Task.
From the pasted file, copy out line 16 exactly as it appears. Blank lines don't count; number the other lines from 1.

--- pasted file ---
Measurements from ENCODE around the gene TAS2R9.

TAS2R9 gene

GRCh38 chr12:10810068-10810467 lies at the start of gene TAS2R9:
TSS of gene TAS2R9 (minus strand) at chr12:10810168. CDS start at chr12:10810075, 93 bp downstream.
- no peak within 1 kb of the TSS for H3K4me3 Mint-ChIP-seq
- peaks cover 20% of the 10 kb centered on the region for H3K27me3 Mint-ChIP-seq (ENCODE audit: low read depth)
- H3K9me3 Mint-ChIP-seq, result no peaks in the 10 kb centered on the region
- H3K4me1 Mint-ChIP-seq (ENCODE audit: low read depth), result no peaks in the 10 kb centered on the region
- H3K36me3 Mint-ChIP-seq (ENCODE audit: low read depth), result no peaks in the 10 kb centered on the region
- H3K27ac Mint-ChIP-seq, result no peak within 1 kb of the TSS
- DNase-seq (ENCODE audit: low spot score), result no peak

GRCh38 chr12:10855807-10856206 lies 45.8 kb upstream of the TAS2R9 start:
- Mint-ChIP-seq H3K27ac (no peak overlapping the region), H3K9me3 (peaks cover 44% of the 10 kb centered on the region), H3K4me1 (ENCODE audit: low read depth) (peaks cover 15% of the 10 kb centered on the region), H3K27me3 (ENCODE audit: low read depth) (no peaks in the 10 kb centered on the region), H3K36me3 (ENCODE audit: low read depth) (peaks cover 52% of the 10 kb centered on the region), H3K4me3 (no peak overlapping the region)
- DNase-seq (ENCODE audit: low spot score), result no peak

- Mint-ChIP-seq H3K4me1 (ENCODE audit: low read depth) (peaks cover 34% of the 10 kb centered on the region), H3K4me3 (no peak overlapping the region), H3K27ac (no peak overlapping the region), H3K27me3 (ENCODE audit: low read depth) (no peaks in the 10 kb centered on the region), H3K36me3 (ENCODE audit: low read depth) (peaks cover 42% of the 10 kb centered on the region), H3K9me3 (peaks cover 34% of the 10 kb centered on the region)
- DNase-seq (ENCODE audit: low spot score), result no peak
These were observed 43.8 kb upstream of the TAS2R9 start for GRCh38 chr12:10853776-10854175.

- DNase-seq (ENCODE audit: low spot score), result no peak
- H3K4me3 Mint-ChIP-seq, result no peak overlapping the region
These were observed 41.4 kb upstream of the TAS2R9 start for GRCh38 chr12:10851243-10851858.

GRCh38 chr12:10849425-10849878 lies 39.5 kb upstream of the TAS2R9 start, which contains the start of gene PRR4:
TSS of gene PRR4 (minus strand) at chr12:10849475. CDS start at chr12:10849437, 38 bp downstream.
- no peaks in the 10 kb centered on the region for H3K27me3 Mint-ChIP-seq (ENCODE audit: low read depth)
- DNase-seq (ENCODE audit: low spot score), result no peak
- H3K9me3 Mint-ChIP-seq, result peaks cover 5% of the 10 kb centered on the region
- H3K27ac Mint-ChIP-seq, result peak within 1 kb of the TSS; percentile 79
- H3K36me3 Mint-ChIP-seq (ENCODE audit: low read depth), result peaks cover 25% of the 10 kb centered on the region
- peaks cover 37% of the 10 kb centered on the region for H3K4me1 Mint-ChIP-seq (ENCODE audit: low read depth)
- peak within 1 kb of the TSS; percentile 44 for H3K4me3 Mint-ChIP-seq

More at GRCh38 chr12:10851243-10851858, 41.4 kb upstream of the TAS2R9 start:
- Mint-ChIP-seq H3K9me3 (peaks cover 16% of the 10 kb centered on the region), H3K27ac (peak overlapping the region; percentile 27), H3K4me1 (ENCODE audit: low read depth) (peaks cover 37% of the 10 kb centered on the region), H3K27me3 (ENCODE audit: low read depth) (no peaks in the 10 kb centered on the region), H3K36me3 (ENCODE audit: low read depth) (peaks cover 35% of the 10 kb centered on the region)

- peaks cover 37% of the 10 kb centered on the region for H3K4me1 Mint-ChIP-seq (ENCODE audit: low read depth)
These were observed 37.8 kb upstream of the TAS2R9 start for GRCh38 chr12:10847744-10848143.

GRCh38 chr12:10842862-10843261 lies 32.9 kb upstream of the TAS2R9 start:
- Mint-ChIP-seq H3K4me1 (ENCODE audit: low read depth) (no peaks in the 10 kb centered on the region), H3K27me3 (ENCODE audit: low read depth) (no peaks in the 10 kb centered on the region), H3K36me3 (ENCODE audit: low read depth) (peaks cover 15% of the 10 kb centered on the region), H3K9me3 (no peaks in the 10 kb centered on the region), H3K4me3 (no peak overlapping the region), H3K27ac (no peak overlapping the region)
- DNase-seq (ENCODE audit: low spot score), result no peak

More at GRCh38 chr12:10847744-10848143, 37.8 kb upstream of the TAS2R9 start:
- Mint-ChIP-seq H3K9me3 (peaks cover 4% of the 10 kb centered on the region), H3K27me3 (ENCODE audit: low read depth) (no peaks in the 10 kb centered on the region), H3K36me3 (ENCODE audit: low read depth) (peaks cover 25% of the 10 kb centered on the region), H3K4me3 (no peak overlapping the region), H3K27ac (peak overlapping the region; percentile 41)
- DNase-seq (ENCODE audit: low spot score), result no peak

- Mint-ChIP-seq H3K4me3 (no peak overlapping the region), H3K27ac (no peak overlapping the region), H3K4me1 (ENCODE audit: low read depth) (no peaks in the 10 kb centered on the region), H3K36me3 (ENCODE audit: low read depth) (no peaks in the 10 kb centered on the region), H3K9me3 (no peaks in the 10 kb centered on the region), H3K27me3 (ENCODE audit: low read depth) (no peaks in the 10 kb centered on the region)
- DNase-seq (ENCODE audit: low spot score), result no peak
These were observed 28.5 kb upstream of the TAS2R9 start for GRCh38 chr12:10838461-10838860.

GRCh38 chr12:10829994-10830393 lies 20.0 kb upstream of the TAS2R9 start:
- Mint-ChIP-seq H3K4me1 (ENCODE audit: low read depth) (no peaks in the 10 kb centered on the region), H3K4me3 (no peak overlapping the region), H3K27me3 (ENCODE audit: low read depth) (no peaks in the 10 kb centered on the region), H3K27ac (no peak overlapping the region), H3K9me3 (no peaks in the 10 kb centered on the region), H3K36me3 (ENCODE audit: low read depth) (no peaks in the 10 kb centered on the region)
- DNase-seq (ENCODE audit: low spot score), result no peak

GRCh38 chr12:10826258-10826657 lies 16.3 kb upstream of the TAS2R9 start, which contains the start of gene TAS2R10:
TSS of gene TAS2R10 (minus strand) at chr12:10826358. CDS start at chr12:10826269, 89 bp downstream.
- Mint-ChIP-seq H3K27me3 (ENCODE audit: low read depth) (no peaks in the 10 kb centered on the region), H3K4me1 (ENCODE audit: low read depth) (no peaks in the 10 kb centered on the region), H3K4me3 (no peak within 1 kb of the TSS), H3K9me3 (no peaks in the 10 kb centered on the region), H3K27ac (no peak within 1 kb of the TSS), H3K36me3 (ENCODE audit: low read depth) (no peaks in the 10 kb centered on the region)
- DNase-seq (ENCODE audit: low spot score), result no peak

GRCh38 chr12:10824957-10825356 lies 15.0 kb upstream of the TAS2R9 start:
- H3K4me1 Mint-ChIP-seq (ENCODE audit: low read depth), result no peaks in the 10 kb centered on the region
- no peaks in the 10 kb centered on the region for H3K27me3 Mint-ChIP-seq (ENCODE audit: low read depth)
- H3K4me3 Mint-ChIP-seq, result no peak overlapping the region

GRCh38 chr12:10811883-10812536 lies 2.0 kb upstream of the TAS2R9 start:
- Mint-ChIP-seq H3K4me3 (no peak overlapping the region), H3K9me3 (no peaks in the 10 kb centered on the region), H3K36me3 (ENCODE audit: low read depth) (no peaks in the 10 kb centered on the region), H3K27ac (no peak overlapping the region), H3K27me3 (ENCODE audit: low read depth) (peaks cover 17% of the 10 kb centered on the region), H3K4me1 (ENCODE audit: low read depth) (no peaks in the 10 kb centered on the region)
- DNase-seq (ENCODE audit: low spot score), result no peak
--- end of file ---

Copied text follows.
- DNase-seq (ENCODE audit: low spot score), result no peak